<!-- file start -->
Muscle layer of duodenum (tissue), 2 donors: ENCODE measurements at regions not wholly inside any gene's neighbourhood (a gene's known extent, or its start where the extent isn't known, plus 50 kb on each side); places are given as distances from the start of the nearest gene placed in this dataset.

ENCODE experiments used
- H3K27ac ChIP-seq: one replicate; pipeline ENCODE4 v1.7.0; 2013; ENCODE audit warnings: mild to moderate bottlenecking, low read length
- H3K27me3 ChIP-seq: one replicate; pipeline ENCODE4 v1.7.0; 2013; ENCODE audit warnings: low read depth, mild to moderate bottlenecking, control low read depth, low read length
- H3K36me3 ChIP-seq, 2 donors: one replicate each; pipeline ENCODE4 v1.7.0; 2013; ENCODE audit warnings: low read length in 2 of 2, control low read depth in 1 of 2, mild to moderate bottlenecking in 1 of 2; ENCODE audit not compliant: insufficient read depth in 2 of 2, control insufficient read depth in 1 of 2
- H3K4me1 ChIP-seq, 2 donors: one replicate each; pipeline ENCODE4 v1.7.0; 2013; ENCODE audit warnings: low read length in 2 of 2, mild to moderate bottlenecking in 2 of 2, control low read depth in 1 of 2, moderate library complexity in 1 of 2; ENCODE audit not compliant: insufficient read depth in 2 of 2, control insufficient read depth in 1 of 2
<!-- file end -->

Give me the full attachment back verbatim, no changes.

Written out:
Muscle layer of duodenum (tissue), 2 donors: ENCODE measurements at regions not wholly inside any gene's neighbourhood (a gene's known extent, or its start where the extent isn't known, plus 50 kb on each side); places are given as distances from the start of the nearest gene placed in this dataset.

ENCODE experiments used
- H3K27ac ChIP-seq: one replicate; pipeline ENCODE4 v1.7.0; 2013; ENCODE audit warnings: mild to moderate bottlenecking, low read length
- H3K27me3 ChIP-seq: one replicate; pipeline ENCODE4 v1.7.0; 2013; ENCODE audit warnings: low read depth, mild to moderate bottlenecking, control low read depth, low read length
- H3K36me3 ChIP-seq, 2 donors: one replicate each; pipeline ENCODE4 v1.7.0; 2013; ENCODE audit warnings: low read length in 2 of 2, control low read depth in 1 of 2, mild to moderate bottlenecking in 1 of 2; ENCODE audit not compliant: insufficient read depth in 2 of 2, control insufficient read depth in 1 of 2
- H3K4me1 ChIP-seq, 2 donors: one replicate each; pipeline ENCODE4 v1.7.0; 2013; ENCODE audit warnings: low read length in 2 of 2, mild to moderate bottlenecking in 2 of 2, control low read depth in 1 of 2, moderate library complexity in 1 of 2; ENCODE audit not compliant: insufficient read depth in 2 of 2, control insufficient read depth in 1 of 2